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View Full Version : Dura-Coat? Is it real?


briang2ad
October 8, 2005, 06:55 AM
I cannot believe that a finish that is not prepped by blasting and not baked on can last - anyone use this stuff?

http://www.lauerweaponry.com/

I just did Gun-Kote a while back, and the blasting and baking is the tough part. Wassup with this?

Thanks.

Wildalaska
October 8, 2005, 11:43 AM
I cannot believe that a finish that is not prepped by blasting and not baked on can last

It doesnt :)

WildgetaprojobAlaska

cntryboy1289
October 8, 2005, 01:35 PM
I blast the guns I work on all the time, but I haven't oven cured them all and the ones that weren't oven cured cure themselves in about 2 weeks if you let them dry without using them. So, that part of it does work. As far as not having to be blasted, I painted guns for a while before I started using Duracoat and never had access to a blaster. None of them had problems because I completely degreased the metal after scuffing up the metal with 300 grit paper, so I feel pretty safe without blasting as well.

Hope this gives you an idea that it can work. I painted guns for a couple of years without the aid of a blaster or oven. I just had to choose my paint wisely so thatit didn't hve to be oven cured. The Duracoat is the best stuff I have found so far. It will air cure or oven cure to a tough as nails finish as long as you do your part and completely degrease the parts first. Go ahead and scuff the metal first like I did, this will give it a little better tooth as well.

If you don't feel safe trying it out yourself, find a smith that has a blasting cabinet or a local body shop, they can usually blast the parts for you for aorund $30-40 which shouldn't be too much to spend to alleviate your worries over not blasting. Good luck with it.

briang2ad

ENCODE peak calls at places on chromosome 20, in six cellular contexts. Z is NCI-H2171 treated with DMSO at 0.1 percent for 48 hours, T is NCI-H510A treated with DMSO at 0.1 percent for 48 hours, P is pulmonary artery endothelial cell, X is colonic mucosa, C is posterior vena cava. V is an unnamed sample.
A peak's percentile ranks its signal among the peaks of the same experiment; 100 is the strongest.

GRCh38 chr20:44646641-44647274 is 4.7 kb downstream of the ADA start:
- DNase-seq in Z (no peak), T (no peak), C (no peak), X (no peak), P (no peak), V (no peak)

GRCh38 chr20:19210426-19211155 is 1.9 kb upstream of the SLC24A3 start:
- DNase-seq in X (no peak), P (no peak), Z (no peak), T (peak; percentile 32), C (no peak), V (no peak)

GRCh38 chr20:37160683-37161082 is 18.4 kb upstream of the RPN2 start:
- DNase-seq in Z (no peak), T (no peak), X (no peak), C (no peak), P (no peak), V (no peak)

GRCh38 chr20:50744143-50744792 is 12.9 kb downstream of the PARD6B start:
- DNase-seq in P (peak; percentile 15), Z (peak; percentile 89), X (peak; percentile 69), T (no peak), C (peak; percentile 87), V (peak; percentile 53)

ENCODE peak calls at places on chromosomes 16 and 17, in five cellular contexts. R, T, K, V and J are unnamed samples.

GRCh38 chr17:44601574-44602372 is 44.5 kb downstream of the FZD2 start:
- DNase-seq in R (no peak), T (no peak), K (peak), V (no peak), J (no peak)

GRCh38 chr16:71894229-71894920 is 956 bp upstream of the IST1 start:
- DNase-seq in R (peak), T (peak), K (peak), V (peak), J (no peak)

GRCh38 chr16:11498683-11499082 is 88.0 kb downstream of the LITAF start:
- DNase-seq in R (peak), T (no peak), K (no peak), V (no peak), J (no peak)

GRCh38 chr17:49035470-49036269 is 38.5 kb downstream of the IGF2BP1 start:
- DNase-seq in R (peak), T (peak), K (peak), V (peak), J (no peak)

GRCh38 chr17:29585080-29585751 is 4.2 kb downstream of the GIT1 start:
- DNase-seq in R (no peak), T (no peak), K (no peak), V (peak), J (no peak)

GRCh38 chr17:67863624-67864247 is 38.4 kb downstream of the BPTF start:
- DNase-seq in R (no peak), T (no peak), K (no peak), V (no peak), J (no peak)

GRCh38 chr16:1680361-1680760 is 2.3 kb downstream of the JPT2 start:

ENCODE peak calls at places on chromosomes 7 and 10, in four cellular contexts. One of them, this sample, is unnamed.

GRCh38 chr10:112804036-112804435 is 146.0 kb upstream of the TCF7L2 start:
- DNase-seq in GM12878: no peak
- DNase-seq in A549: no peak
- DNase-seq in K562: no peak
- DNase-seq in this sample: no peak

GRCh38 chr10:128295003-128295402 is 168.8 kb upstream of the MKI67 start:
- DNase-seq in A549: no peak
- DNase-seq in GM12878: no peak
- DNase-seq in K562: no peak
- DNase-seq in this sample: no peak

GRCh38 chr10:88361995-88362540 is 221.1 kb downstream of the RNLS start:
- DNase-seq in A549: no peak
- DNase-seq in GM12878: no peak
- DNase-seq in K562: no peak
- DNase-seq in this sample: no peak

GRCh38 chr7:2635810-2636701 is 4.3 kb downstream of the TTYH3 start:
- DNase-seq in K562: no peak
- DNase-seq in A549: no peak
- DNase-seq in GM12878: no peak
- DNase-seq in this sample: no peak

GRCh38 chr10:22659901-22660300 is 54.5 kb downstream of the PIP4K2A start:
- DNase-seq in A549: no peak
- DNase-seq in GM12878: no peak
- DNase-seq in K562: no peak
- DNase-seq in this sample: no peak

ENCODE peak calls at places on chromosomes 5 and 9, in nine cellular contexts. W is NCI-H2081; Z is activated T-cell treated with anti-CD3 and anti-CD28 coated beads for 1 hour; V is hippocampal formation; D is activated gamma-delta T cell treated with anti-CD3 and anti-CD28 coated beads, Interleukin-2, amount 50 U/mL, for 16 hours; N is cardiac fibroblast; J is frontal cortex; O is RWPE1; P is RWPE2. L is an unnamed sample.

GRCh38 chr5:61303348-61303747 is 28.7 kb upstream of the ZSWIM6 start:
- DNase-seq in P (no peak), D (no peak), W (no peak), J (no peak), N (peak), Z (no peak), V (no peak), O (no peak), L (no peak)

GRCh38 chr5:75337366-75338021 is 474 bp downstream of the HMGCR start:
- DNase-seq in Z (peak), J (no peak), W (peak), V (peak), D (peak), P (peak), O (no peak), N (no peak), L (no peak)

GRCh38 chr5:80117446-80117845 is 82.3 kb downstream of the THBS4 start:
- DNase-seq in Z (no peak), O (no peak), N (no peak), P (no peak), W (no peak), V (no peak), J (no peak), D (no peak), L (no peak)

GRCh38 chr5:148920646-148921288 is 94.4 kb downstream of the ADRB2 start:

October 10, 2005, 08:01 AM
I used Gun Kote recently and it turned out fine, but they DO NOT recommend diong it without blasting and baking. And the blasting is tricky - you must use 120 MESH Al Oxide - not cheap, and not something you can buy locally. If I could have bead blasted, and used something else, I would have!

I ended up going to a local blaster and paid them $25 a pistol to blast. The nice thing is that they are Pros, and did a really good job. Also Gun Kote has a spray on parkerization that prtotects against spread of rust even if you bust through the finish.

I would just love to see Duracoat vs. Gun Kote as far as finish and durability. Hard to believe that something that you just paint on is as durable.

Trapp
October 10, 2005, 09:42 AM
If you read about the duracoat more, it Recomends blasting, baking, and even Parkerizing. I have done it all ways, including no prep except degreasing. I have even painted plastic with it. Also you don't just "paint it on" it has to be sprayed on. I have had no issues at all with the coating, even on plastic. When it is fully cured you have to scratch/dent it hard enough to scratch/dent the plastic to do any damage to it.

jeff_troop
October 10, 2005, 04:01 PM
i don't know about duracoat but gunkote works for me on ar's and custom mausers. i don't bead blast. just clean with mek and paint. can't say how it holds up to abuse... but it hasn't come off and has stood up against the cleaning fluids i use.

briang2ad
October 10, 2005, 04:13 PM
Trapp:

How does it hold up if you just paint? (Of course I assume spray)

What do you use for parkerization?

What do you blast with? (This is crucial)

cntryboy1289
October 10, 2005, 06:11 PM
I use 70 grit aluminum oxide to blast my parts with. I park my guns first which will give you the tooth I like for the paint to adhere to. I use a manganese parking solution to park mine with. Like I said in the last post I made, if you just want to degrease the parts and spray the paint and allow it to cure for 2 weeks, you should be good to go.

Trapp
October 10, 2005, 06:40 PM
1. Holding up fine, all of them, been 6 months.....

2. it was a parked Rem 870

3. Don't know, It was an old blaster (hadn't been used in YEARS) the grit (looked like sand, but a little finer) was caked up, so I dried the grit and got the blaster working. Honestly I don't think it matters.......long as it doesn't eat away too much metal....